For a sequence of articles dealing with the Obama administration’s response to the Military Commissions, see: Don’t Forget Guantánamo (February 2009), Who’s Running Guantánamo? (February 2009), The Talking Dog interviews Darrel Vandeveld, former Guantánamo prosecutor (February 2009), Obama’s First 100 Days: A Start On Guantánamo, But Not Enough (May 2009), Obama Returns To Bush Era On Guantánamo (May 2009), New Chief Prosecutor Appointed For Military Commissions At Guantánamo (May 2009), Pain At Guantánamo And Paralysis In Government (May 2009), My Message To Obama: Great Speech, But No Military Commissions and No “Preventive Detention” (May 2009), Guantánamo And The Many Failures Of US Politicians (May 2009), A Child At Guantánamo: The Unending Torment of Mohamed Jawad (June 2009), A Broken Circus: Guantánamo Trials Convene For One Day Of Chaos (June 2009), Obama Proposes Swift Execution of Alleged 9/11 Conspirators (June 2009), Predictable Chaos As Guantánamo Trials Resume (July 2009), David Frakt: Military Commissions “A Catastrophic Failure” (August 2009), 9/11 Trial At Guantánamo Delayed Again: Can We Have Federal Court Trials Now, Please? (September 2009), Torture And Futility: Is This The End Of The Military Commissions At Guantánamo? (September 2009), Resisting Injustice In Guantánamo: The Story Of Fayiz Al-Kandari (October 2009), Military Commissions Revived: Don’t Do It, Mr. President! (November 2009), The Logic of the 9/11 Trials, The Madness of the Military Commissions (November 2009), Rep. Jerrold Nadler and David Frakt on Obama’s Three-Tier Justice System For Guantánamo (November 2009), Guantánamo: Idealists Leave Obama’s Sinking Ship (November 2009), Chaos and Confusion: The Return of the Military Commissions (December 2009), Afghan Nobody Faces Trial by Military Commission (January 2010), Lawyers Appeal Guantánamo Trial Convictions (February 2010), When Rhetoric Trumps Good Sense: The GOP’s Counter-Productive Call for Military Commissions (March 2010), David Frakt’s Damning Verdict on the New Military Commissions Manual (May 2010), Prosecuting a Tortured Child: Obama’s Guantánamo Legacy (May 2010), The Torture of Omar Khadr, a Child in Bagram and Guantánamo (May 2010), Bin Laden Cook Accepts Plea Deal at Guantánamo Trial (July 2010), Defiance in Isolation: The Last Stand of Omar Khadr (July 2010), Omar Khadr Accepts US Military Lawyer for Forthcoming Trial by Military Commission (July 2010), A Letter from Omar Khadr in Guantánamo (July 2010), Bin Laden Cook Expected to Serve Two More Years at Guantánamo – And Some Thoughts on the Remaining Sudanese Prisoners (August 2010), Lawlessness Haunts Omar Khadr’s Blighted War Crimes Trial at Guantánamo (August 2010), No Surprise at Obama’s Guantánamo Trial Chaos (September 2010).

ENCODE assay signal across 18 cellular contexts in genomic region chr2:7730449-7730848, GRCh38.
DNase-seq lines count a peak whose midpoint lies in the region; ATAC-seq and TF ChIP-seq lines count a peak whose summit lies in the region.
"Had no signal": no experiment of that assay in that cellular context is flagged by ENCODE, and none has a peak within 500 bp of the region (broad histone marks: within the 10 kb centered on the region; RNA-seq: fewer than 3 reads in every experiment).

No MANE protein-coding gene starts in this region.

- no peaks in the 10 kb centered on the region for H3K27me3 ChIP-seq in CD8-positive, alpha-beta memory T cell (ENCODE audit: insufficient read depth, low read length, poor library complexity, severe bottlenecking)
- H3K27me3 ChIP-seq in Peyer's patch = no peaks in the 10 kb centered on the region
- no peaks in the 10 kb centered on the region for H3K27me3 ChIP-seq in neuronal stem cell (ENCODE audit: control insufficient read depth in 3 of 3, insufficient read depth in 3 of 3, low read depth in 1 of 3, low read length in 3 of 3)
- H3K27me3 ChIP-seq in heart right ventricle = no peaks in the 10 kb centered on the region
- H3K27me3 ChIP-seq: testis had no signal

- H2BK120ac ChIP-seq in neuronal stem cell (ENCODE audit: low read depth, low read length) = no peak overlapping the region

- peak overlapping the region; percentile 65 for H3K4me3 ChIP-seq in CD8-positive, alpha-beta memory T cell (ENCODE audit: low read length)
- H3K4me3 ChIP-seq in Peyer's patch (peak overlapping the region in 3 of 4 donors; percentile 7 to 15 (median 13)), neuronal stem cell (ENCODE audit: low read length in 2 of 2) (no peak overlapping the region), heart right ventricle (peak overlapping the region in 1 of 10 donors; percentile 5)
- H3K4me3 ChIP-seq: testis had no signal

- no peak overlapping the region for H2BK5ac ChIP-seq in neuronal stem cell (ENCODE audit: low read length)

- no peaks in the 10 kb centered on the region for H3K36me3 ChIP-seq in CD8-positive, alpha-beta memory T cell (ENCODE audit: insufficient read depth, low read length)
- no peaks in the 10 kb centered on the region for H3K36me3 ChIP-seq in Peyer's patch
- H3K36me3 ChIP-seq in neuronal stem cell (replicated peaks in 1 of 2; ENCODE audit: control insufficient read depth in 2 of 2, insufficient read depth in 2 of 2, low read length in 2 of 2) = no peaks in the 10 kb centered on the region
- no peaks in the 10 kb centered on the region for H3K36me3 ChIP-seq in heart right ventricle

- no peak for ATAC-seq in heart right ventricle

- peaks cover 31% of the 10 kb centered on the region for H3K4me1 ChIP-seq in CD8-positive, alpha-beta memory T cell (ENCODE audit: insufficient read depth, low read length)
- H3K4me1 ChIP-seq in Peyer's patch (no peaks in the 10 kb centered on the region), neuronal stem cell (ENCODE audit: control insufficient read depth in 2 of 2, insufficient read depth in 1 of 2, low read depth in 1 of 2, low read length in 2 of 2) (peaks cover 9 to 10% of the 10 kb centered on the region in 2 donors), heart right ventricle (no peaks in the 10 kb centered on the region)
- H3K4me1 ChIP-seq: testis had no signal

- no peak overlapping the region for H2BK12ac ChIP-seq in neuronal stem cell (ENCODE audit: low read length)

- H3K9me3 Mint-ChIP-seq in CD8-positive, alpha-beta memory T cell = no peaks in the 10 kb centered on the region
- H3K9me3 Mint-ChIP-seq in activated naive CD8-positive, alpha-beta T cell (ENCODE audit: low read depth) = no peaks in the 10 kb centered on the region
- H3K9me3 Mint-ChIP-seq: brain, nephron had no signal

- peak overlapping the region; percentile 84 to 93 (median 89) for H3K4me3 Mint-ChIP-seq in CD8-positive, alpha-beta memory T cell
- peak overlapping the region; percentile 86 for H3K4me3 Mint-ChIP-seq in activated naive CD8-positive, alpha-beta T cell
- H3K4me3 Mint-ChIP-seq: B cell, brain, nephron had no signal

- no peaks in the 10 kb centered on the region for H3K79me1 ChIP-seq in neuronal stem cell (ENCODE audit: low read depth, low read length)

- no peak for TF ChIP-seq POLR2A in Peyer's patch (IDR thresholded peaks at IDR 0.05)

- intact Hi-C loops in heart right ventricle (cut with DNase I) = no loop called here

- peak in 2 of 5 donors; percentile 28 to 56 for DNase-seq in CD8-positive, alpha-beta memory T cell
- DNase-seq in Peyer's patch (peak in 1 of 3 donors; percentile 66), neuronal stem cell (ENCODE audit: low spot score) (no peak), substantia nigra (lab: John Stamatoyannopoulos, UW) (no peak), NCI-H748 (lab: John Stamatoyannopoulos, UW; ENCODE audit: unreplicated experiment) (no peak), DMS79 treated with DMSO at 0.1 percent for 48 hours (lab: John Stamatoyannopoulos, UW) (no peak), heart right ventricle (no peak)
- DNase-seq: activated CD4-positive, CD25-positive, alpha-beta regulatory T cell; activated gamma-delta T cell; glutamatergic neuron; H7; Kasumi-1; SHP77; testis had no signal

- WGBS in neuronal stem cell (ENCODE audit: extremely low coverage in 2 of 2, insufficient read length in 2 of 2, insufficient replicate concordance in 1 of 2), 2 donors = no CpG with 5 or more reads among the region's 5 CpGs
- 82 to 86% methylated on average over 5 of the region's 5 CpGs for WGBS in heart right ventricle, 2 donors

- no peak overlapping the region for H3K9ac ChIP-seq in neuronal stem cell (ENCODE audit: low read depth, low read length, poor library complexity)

[…] Harper’s government continues to play hard to get. As Worthington wrote today: [S]everal news outlets reported that, on Thursday, Secretary of State Hillary Clinton phoned […]
Here are some comments from Facebook:
Willy Bach wrote:
Andy, yes, a disgraceful show trial as you predicted. This is another blot on the Obama regime, when they could have admitted previous wrongs, they chose to compound them at Omar Khadr’s expense.
Regular correspondent Susan Hall was one of many readers prevented from accessing my site through a repeated problem with the server yesterday. She wrote:
No, I cannot connect with your site Andy. The whole case makes me sick. I have heard that Pres. Obama wanted to run this case through fast so it didn’t get more attention. This week in the US the only thing the US has been seeing on the regular news stations is junk. Commercials of Senator Bennet’s little girls being cute & nothing about the 1,000’s of innocent people being shot down & now documented by WikiLeaks nor about the case of a 15 yr. old being abused until he confesses to a crime.